Chinese markets react to Xi's third term

Chinese markets react to Xi’s third term

welcome to Foreign Police‘s China Brief.

Highlights this week: Chinese stocks fall as cautious investors react to Party Congress, how latest lab leak story Chinese official documents misinterpreted, and why the British Prime Minister Rishi Sunak will maintain a tough stance on China.

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welcome to Foreign Police‘s China Brief.

Highlights this week: Chinese stocks fall as cautious investors react to Party Congress, how latest lab leak story Chinese official documents misinterpreted, and why the British Prime Minister Rishi Sunak will maintain a tough stance on China.

If you would like to receive China Brief in your inbox every Wednesday, please sign up here.

Chinese stocks fall after party congress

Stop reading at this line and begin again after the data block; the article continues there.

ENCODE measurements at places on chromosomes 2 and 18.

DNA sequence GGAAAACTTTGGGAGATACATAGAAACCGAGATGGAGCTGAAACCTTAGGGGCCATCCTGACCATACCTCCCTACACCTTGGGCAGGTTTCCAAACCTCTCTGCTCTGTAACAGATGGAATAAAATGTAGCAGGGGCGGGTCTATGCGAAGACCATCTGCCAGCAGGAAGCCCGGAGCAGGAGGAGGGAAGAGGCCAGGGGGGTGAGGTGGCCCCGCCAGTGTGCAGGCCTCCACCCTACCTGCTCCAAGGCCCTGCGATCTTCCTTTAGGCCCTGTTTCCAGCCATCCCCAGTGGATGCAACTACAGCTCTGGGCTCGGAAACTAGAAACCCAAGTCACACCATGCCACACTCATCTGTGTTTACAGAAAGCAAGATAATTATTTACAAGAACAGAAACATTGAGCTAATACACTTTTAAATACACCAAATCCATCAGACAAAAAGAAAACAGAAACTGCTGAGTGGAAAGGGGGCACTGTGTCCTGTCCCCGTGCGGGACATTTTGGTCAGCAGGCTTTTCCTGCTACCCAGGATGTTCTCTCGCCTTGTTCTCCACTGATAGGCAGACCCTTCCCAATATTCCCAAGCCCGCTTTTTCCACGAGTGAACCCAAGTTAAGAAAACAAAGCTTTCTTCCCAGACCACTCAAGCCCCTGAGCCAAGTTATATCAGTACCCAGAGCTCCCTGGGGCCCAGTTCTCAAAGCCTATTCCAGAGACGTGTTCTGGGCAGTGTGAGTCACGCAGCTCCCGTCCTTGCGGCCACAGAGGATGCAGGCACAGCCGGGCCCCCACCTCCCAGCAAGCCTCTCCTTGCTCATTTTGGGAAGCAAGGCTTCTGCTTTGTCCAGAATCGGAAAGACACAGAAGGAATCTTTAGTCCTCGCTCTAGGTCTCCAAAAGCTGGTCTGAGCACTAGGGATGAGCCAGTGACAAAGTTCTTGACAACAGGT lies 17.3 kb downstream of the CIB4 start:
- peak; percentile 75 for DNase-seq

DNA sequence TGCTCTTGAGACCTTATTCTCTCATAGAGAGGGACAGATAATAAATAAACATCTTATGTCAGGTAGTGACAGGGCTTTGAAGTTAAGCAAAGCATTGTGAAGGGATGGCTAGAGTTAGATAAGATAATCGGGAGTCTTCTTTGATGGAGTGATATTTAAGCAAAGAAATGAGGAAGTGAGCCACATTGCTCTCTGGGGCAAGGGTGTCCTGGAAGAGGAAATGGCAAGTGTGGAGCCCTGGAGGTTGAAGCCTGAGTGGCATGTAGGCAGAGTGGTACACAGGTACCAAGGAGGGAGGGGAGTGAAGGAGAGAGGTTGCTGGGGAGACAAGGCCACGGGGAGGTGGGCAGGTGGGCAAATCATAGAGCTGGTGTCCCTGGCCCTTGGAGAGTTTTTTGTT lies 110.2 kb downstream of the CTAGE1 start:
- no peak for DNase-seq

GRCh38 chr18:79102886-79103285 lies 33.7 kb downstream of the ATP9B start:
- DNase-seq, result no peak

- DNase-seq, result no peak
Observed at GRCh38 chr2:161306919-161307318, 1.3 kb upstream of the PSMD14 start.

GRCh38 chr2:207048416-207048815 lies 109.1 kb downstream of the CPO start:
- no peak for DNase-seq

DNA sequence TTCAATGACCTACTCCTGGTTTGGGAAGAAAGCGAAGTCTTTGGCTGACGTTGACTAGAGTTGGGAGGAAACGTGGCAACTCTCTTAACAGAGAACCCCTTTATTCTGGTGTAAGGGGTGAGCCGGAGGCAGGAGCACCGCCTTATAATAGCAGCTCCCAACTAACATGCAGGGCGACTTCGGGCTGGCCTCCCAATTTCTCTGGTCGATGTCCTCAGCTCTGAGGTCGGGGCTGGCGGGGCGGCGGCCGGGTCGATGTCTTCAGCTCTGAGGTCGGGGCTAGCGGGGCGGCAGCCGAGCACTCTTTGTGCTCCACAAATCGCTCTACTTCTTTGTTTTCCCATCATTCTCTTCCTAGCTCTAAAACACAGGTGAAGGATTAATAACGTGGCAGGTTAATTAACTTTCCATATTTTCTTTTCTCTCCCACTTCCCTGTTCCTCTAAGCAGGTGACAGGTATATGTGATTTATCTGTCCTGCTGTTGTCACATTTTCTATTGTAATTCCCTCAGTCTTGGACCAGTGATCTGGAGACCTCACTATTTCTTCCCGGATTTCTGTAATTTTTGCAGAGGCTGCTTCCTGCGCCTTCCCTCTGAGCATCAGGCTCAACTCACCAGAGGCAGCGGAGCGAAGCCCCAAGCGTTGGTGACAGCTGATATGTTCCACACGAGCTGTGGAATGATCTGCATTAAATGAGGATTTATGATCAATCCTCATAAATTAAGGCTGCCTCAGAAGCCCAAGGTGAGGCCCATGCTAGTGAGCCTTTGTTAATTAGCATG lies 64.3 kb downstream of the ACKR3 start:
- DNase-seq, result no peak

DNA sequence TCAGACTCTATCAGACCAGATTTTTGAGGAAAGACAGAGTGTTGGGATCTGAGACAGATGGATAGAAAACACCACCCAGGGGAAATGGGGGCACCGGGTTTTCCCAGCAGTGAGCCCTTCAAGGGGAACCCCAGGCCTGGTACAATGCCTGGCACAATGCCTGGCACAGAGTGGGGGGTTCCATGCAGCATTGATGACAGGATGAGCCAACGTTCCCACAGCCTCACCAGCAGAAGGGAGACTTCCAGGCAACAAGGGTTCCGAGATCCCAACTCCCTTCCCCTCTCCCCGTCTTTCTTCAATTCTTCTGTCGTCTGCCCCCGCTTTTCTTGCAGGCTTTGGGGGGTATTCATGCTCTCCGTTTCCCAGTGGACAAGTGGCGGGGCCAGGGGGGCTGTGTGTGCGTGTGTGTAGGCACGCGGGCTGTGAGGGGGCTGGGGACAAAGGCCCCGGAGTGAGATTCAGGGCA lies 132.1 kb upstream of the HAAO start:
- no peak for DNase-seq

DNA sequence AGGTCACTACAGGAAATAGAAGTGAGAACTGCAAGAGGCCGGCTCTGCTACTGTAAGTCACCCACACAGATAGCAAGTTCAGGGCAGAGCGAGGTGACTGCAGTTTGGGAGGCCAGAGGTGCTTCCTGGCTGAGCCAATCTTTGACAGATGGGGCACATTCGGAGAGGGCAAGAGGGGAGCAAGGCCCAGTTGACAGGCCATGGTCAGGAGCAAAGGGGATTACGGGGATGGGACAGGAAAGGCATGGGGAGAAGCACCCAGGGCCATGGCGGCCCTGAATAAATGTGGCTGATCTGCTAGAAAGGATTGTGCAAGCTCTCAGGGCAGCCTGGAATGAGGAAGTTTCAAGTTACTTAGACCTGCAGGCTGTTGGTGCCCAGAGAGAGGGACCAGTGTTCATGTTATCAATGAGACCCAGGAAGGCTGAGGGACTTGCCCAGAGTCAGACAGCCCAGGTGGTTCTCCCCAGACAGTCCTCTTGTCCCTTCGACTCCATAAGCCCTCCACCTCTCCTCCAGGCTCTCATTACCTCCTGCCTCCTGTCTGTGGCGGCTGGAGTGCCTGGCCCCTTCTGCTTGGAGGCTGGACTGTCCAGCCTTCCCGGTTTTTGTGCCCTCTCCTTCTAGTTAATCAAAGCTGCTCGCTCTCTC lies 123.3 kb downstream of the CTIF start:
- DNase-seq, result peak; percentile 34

Chinese markets slumped after the 20th National Congress of the Communist Party of China (CPC) ended last week, and the yuan hit its lowest level in 14 years. Investors reacted cautiously to Chinese President Xi Jinping’s third term announcement, as well as the emphasis on security over economic growth in Xi’s speeches and the exclusion of senior figures from power in favor of economic reform.

Chinese stocks rallied on Tuesday based solely on an unsubstantiated rumor circulating on social media that a committee had been set up to examine how China could end its zero-COVID policy, with a date. supposed target of March 2023. There is no evidence of such a committee; Foreign Ministry spokesman Zhao Lijian denied knowledge of its existence, ultimately dampening the stock market rally. But traders are despairing of any hope of reopening.